. Fishing and Shooting MP Martin Salter looks at governing body the Angling Trust and ponders its future
The formation of the Angling Trust was a long overdue and a once-in-a-generation opportunity to provide a strong and unified voice for Britain's most popular participant sport. Despite last summer's financial problems, the Trust cannot be allowed to fail due to a poor initial take-up of membership, lack of resources, or as a result of a flawed and overambitious business plan.
Like most people I doubted it would be possible to get anglers to sign up in the numbers originally forecast, particularly in the middle of a severe global recession. That said, a strong
membership base is important in the long term for any organisation that is going to be taken seriously and the recent 50 per cent increase in subscriptions is welcome news. I also believe that within angling and in both Government and Parliament there remains a huge reservoir of goodwill towards the Trust and that the vast majority of people desperately want to see it succeed. In the House of Commons members from all political parties have gone out of their way to praise its creation and recognise the value of recreational angling.Listen to the voice
The recently produced Angling Trust News contains an impressive review of its activities and demonstrates how effective it has been despite its lack of staff and funding in providing a strong voice for angling across a range of issues. MPs were particularly impressed with the briefing from the Trust in advance of the Commons Fisheries debate in December. This is the first time this has happened in very many years and was a welcome indication of increased professionalism on behalf of the recreational angling sector.
Our sport is now in the most powerful place it has ever been and the only people who can undermine it are anglers themselves. The original business plan was flawed and hopelessly over-optimistic in terms of projected membership in the first year. Despite a disappointing initial take-up of membership and a challenging financial position, good progress has been made in the first year.
Inevitably, this has had a negative impact on the financial situation although remedial action last summer looks like minimising the end of year deficit and moving into a balanced budget in 2010. Critics should also bear in mind the Trust inherited a parlous financial situation from at least two of its constituent bodies - the National Federation of Anglers and the National Federation of Sea Anglers.Advice squad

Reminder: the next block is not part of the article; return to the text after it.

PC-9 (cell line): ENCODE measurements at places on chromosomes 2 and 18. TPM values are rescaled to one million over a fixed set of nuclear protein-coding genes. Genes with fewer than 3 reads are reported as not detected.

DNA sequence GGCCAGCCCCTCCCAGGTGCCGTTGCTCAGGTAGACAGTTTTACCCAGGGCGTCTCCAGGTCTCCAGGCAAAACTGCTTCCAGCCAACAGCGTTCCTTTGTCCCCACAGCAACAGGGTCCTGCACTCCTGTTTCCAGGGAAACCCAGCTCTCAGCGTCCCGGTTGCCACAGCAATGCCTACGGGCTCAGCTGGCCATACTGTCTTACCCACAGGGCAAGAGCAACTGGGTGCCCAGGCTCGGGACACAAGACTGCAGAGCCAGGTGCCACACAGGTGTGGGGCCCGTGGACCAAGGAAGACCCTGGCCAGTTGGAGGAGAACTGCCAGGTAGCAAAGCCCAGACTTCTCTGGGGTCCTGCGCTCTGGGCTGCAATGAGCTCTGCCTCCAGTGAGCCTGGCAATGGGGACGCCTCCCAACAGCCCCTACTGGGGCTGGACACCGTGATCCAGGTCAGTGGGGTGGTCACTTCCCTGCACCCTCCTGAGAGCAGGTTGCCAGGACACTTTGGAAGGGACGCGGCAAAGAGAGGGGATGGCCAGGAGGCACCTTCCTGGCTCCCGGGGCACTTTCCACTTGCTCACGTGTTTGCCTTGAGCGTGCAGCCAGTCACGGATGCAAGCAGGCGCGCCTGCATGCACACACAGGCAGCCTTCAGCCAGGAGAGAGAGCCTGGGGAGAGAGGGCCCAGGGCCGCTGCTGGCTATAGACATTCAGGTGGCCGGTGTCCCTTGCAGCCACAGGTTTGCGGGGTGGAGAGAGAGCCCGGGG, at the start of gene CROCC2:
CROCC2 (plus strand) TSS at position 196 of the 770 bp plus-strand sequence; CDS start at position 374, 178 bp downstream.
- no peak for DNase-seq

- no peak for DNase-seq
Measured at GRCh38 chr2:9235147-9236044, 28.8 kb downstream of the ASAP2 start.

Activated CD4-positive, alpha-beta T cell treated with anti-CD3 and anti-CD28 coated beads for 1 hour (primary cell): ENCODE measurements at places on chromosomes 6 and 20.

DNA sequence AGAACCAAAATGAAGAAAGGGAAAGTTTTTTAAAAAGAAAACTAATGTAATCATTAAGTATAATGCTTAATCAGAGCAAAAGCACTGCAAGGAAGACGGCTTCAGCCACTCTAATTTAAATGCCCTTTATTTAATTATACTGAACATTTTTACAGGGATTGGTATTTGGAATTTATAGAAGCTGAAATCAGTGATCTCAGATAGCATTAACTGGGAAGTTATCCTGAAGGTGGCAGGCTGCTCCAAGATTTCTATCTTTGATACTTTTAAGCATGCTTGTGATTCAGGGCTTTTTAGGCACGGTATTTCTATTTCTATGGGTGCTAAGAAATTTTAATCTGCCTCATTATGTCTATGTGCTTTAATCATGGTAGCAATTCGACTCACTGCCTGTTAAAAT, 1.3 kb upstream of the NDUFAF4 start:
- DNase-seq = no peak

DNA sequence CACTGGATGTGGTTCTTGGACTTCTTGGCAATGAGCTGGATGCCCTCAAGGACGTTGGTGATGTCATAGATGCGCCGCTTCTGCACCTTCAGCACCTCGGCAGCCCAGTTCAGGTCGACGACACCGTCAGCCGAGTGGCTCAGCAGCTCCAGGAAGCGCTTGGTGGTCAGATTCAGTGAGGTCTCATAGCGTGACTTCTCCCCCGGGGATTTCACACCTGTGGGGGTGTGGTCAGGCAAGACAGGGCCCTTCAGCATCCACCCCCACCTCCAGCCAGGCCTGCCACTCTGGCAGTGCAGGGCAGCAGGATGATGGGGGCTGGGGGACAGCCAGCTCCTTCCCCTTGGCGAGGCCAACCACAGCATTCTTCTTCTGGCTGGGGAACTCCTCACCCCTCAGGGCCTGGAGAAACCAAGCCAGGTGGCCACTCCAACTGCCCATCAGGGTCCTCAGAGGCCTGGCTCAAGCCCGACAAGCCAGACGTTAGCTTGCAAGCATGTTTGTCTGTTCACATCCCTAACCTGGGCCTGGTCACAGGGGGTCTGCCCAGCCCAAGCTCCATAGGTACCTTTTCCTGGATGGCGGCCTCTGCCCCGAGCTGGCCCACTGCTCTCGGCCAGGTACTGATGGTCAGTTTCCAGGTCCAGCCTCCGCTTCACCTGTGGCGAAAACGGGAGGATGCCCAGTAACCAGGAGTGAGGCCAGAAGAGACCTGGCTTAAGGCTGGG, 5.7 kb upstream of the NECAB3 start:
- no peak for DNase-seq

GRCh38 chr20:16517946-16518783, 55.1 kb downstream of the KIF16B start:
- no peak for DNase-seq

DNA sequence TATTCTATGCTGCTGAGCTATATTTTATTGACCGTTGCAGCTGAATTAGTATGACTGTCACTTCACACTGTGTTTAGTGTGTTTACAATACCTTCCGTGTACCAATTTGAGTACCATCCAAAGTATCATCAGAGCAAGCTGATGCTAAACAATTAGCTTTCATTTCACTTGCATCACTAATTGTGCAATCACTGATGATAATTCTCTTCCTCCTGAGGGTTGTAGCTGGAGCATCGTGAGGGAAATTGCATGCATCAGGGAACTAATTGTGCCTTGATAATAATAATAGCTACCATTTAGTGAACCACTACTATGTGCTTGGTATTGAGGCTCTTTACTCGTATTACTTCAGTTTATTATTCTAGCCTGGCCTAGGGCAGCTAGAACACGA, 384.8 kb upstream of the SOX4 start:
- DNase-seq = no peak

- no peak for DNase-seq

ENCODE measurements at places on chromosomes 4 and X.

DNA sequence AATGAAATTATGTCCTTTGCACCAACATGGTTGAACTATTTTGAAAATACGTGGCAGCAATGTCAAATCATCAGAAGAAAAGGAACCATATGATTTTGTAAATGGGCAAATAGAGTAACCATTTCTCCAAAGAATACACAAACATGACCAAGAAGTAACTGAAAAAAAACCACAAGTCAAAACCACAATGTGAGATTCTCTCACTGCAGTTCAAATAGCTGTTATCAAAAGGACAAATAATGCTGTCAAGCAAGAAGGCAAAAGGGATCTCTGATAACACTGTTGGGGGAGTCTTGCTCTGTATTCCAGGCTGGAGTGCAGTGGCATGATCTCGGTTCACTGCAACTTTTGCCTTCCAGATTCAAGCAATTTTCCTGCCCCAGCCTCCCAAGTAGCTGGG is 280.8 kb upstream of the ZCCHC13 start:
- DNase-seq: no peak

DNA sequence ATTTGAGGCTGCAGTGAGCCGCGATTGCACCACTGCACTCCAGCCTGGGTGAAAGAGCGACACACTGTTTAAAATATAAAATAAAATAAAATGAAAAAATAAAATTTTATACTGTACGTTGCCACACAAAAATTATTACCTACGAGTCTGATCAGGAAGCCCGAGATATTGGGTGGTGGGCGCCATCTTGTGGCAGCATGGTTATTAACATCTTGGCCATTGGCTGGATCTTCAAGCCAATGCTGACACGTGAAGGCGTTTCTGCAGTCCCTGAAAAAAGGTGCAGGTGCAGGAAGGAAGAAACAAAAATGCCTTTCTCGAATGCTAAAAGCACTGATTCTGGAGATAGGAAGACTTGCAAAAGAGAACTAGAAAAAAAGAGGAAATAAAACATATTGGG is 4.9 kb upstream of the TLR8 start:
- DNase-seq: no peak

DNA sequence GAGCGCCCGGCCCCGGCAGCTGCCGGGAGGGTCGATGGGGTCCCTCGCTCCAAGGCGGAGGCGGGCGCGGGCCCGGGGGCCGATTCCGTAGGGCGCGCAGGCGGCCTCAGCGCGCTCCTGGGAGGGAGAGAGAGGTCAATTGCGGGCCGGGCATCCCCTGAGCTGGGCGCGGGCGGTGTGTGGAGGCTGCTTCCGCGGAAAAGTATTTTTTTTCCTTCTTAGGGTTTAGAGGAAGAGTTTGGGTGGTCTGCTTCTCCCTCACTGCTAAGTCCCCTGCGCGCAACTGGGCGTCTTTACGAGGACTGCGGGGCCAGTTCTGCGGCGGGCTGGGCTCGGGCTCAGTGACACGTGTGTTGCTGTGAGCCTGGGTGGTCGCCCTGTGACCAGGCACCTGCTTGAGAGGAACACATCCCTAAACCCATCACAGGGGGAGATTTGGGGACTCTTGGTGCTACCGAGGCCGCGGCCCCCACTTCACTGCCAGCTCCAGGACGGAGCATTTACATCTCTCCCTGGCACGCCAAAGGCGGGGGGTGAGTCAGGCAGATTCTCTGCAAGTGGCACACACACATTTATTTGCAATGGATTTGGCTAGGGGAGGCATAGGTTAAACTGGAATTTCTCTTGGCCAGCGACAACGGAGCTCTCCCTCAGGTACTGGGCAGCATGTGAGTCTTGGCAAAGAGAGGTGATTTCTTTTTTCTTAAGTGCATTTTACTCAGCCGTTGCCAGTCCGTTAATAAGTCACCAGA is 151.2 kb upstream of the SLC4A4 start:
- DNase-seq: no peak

Initially, I very much supported the creation of the Advisory Panelled by John Wilson's 'Magnificent Seven' but I have to say how disappointing it has been to see very little evidence of more than a handful of members actively using their prominent positions to promote membership of the Trust. Indeed, some of these high-profile figures - who pledged their support and commitment to the body in October - have been somewhat negative in their endeavours and do not appear to want to be part of any solution. There have been some real exceptions but it is fundamentally dishonest to claim to be supporting an organisation in public while undermining it behind the scenes.
The Advisory Panel cannot operate as a parallel organisation and the Trust cannot simply adopt policy positions on the basis of what 'the famous' say without reference to the membership. I don't think any of us longstanding members of the Anglers' Conservation Association joined because of one or two 'famous names'. We did so because we believed in its aims and objectives and wanted to support it financially. In my view, any panel should operate as a sounding board and point of access to assistance and expertise. Those who don't wish to constructively engage with the Trust and its members should not be part of the panel.
Despite a disappointing initial take-up of membership and a challenging financial position, good progress has been made in the first year. I have been particularly pleased with the
changes at board level and with Mike Heylin taking over as chairman. We have come too far to see the Trust fail, to do so would make angling a laughing stock and set us back many years, and, in any case, what's the alternative?
Martin Salter writing for Tackle & Guns - May 2010TAC